More of this in your inbox.

and click here

More of this in your inbox.

and click here

Free Style Guide

Style, Gear, and Culture for days.

and click here

Currently Reading - Culture

The Seven Best Moments from Seven Seasons of Mad Men


EDITOR'S LETTER: Welcome to Manhood. It's a Good Place to Be


Kevin Spacey: Hail to the Chief


Mario Testino's coffee-table tome "Sir" explores the changing image of masculinity

Culture recycles. He thinks you should too.


A Man Worth Listening To: Mahershala Ali


Arcade Fire's Will Butler Goes It Alone

View Slideshow

The Seven Best Moments from Seven Seasons of Mad Men

By: Rick Mele|April 2, 2015




Season 7: What’s In the Box?!

With an approach that’s famously meticulous (if you’re being charitable – obsessive, if you’re not), it’s become increasingly en vogue to compare Matthew Weiner to Stanley Kubrick these days. And it’s a comparison the Mad Men creator likely encouraged with Season 7’s “The Monolith,” an entire episode dedicated to the legendary filmmaker’s sci-fi opus 2001: A Space Odyssey, that culminated in Peggy receiving probably the worst on-screen “present” since Seven. And while Bert Cooper’s Broadway-style musical send-off from the mid-season finale may have gotten more publicity initially, you’d be hard-pressed to say that Ginsberg’s big exit hasn’t stuck with us for longer. Granted, because it’s haunting our dreams, but still.

Season 1: The Kodak Carousel Pitch

By the end of Season 1, we still weren’t entirely sure who the real Don Draper was: a loving father/husband, a con man, Dick Whitman, an alcoholic womanizer, an advertising prodigy (before eventually realizing he was actually all of those things at once.) But then we watched him work his magic during a pitch to Kodak in the Season 1 finale, and it was clear that whatever you want to call him, he’s every bit as good as advertised. Like the best Mad Men moments, Don’s speech works on multiple levels: he’s clearly talking about so much more than just a slide projector. And that’s largely why we’ve been willing to go on this ride with Don all these years; no matter who he is, the guy knows how to command an audience.

Season 3: The Lawnmower Scene

Mad Men has had its fair share of deaths for a serious drama, but the show’s not exactly Game of Thrones. Even so, our pick from Season 3 is so shocking and gory, it’d make George R.R. Martin jealous. A moment that’s become so iconic, all you need is three little words to describe it: “the lawnmower scene.” It’s the perfect example of the show’s sometimes pitch-black sense of humor (see also: Peggy and Abe’s stabbing-induced break-up). The scene didn’t have a huge effect on the show’s ultimate arc – the offices formerly known as Sterling Cooper have gone through too many management changes since – but thanks to a drunk secretary and a runaway lawnmower, a man lost a foot and we got to see just how twisted the Mad Men writers could get.

Season 6: Ken Cosgrove Can Dance

Season 6 gave us the introduction of the mysterious Bob Benson (and all those brilliantly demented fan conspiracy theories), the teaming of former nemeses Don and Ted, Peggy and Abe breaking up in an ambulance, along with Sally’s heartbreaking discovery of her dad “comforting” Mrs. Rosen. But for our money, the season’s most enduring image boils down to a more simple pleasure: seeing a tap-dancing Ken Cosgrove lay out his job description for Don while high on “B vitamins.” We’re still not entirely clear on who taught Ken how to dance, we’re just glad someone did.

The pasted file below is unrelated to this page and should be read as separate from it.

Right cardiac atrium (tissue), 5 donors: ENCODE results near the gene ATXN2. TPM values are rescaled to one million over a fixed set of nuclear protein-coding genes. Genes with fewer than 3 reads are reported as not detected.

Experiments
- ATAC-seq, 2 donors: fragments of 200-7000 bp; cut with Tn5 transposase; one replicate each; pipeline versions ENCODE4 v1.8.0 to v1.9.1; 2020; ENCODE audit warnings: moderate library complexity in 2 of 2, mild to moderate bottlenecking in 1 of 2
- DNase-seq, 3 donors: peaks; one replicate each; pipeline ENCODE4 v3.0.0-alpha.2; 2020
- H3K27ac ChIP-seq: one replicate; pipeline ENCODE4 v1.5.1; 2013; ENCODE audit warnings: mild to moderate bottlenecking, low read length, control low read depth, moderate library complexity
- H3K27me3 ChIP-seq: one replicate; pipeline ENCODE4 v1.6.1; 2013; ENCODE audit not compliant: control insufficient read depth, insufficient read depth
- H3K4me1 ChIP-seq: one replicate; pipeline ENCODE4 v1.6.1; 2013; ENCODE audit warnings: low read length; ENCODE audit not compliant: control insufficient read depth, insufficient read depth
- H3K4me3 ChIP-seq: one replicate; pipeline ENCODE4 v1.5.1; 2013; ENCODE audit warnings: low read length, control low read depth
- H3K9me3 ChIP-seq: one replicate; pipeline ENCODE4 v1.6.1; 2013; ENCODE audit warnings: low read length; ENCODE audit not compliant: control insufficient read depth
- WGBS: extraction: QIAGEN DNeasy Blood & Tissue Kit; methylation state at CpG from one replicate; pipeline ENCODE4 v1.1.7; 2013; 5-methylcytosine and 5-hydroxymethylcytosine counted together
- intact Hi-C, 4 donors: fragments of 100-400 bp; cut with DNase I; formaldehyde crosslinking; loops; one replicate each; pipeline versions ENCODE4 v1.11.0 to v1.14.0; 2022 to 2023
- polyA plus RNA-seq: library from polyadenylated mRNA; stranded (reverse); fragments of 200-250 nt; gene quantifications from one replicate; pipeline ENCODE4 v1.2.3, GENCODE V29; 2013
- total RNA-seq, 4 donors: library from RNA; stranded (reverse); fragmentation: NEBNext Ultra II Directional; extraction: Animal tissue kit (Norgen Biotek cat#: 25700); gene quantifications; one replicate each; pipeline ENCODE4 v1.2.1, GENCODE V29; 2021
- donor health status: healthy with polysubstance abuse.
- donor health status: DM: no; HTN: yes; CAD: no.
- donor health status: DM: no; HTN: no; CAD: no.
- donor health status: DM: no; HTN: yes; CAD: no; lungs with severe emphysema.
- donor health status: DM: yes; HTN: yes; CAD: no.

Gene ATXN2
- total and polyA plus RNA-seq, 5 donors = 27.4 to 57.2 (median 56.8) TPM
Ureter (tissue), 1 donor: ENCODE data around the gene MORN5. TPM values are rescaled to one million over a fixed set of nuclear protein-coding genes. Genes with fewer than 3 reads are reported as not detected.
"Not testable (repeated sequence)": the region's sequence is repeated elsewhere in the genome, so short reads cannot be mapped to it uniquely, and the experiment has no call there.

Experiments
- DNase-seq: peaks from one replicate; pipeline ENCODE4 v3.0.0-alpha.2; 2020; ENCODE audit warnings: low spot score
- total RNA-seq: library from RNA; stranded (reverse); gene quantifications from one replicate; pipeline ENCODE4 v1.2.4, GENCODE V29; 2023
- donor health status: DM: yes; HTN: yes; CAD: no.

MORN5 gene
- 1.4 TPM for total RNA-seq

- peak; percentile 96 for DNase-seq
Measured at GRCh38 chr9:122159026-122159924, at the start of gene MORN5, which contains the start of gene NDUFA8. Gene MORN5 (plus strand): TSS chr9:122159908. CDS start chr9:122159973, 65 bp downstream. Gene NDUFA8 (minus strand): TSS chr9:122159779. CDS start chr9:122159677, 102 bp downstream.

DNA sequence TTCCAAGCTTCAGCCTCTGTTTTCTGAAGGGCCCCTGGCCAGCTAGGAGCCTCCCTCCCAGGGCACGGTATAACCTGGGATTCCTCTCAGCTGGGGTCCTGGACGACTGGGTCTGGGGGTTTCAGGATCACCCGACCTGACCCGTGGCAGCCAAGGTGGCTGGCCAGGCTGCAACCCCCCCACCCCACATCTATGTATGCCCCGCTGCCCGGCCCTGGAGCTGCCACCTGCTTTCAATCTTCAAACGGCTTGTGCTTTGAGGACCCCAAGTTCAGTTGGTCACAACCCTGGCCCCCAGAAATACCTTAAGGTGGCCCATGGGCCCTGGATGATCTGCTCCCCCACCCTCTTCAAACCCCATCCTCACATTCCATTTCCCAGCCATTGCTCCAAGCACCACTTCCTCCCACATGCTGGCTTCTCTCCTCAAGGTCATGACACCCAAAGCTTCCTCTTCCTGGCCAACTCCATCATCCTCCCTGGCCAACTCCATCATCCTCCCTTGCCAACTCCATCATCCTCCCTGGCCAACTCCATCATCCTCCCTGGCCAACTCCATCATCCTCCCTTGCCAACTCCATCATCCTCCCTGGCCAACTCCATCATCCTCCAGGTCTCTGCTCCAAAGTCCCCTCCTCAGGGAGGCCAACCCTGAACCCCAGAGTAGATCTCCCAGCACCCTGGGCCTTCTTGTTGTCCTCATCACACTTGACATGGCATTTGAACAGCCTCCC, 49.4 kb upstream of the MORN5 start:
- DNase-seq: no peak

Season 2: “Hell’s Bells, Trudy!”

There are few things more consistently enjoyable than watching an exasperated Pete Campbell blow up – given the frequency with which it happens on the show, Weiner clearly agrees – and over the years, Vincent Kartheiser has been able to elevate Pete’s outbursts into a genuine art form (see: “Not great, Bob!”). His move to LA has resulted in a mellower ad man, but for vintage Pete, it doesn’t get much better than Season 2, when Pete explodes at Trudy using some of the strongest language he can muster, before sending a roast chicken flying. The series would take another season before it turned into the pop culture juggernaut it is today, but thanks to Pete and “Hell’s bells, Trudy!,” the show landed its first truly meme-worthy catchphrase.

Season 5: “Zou Bisou Bisou”

After being off the air for 17 months after Season 4 wrapped up, Weiner wanted to bring the show back in a big, intentionally showy way for the Season 5 premiere. And we’d say he definitely succeeded. Because while Megan’s mesmerizing rendition of Gillian Hills’ 1960 hit may have mortified her new husband, it also practically broke the Internet after it aired – and the French single was still trending for weeks afterwards. Or in other words, Harry Crane wasn’t the only one who was a big fan of Jessica Paré’s “Zou Bisou Bisou” performance.

Season 4: Miss Blankenship’s Grand Finale

Don’s gone through a fair number of secretaries over the show’s six and a half seasons, but with her cranky retorts and total lack of professional decorum, the crotchety Miss Blankenship was a fan favorite until the end. And while her death came far too soon, at least Randee Heller’s veteran assistant was given a fitting send-off by Weiner and the writers; according to Roger, she died the way she lived: “surrounded by people she answered phones for.” But not before inspiring her own Facebook page and Twitter parody account, ensuring that even though Miss Blankenship had gone to that great secretarial pool in the sky, her memory would live on forever.

Check out her ignominious death over at AMC.

Share This Post

You May Also Like

Douglas Coupland Revives a Lost Automotive Art with His Psychedelic Car Hoods

Westworld Is Back - And We Couldn't Be More Excited